It has been a tumultuous few months for higher ed. Responding to low public trust, raucous protest, and rising incidents of both antisemitism and Islamophobia on campus, legislators are doubling down on their yearslong campaign to destabilize academia, censor college classrooms, and wear down the safeguards that help protect academic freedom. 

Here are six terrible higher education bills we’re tracking right now, including one that has already become law:

Utah’s Anti-DEI Law 

Utah’s newly signed HB 261 bans diversity, equity, and inclusion initiatives in public colleges and universities, even though the state’s higher education commissioner testified that the bill’s fast-tracked journey through the legislature hadn’t left him enough time to thoroughly review the language.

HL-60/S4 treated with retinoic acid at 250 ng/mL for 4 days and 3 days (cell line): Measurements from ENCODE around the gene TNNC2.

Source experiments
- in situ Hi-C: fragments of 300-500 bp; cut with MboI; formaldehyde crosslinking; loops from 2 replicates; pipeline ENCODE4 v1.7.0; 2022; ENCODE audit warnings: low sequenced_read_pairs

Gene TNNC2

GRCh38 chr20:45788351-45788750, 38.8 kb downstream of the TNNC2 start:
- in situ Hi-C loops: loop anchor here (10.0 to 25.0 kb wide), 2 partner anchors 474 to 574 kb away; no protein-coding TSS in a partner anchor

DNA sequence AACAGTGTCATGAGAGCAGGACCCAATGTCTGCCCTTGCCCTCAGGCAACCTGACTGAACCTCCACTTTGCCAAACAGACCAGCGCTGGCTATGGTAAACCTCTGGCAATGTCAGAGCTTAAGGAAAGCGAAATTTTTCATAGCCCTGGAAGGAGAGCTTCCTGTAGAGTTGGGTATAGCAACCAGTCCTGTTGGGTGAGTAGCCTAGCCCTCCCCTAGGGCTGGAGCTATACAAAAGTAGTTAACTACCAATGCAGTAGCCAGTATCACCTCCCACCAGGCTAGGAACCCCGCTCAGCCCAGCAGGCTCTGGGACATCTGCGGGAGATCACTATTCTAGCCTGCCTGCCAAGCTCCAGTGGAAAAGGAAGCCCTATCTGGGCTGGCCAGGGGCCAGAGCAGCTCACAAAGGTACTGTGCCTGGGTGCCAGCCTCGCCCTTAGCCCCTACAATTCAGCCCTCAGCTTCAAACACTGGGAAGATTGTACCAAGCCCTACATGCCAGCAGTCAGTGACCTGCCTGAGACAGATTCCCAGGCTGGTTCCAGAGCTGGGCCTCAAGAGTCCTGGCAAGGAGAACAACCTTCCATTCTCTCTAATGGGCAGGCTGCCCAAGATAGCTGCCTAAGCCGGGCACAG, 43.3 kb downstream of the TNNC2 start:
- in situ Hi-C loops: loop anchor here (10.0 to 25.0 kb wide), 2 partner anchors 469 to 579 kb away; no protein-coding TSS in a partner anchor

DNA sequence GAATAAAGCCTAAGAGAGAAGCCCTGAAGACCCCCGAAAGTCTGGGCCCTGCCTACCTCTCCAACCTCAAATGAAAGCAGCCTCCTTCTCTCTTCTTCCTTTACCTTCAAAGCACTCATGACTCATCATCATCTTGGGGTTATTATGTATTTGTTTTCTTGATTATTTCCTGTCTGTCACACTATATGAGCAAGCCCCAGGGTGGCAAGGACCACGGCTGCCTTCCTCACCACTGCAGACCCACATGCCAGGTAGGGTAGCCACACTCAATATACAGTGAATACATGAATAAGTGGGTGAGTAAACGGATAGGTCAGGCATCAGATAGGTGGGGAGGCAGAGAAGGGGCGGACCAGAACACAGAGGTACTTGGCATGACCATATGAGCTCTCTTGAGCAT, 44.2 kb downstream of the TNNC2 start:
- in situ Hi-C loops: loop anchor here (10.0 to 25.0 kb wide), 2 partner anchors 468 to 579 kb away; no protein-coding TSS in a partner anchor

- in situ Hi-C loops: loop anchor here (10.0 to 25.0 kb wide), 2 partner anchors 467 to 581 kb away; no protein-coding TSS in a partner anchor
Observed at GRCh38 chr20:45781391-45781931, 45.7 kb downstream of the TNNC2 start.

Among other provisions, the bill prohibits mandatory DEI trainings, or even using the term “diversity, equity, and inclusion” in an official capacity – it requires any current DEI efforts to rebrand to “student success and support.” The law also mandates that institutions remain neutral on a broad swath of specific concepts, including “critical race theory” and “bias.” This vague clause means that the promotion of a faculty member’s new book on critical race theory or research into workplace bias could be construed to violate this provision.

Similar provisions will be enacted at the K-12 level.

Florida Takes Stop WOKE to Teachers

Florida’s SB 1372 is an educational gag order that would prohibit a laundry list of concepts from being taught in teacher education programs at both public and private universities – jeopardizing the integrity of higher education and the quality of K-12 instruction. Professors would be prohibited from teaching future K-12 teachers anything related to “systemic racism” or “identity politics” — concepts that are not defined in the bill. Similarly banned are any of the concepts in the Stop WOKE Act, which was enjoined by a federal judge due to its intrusions on First Amendment rights.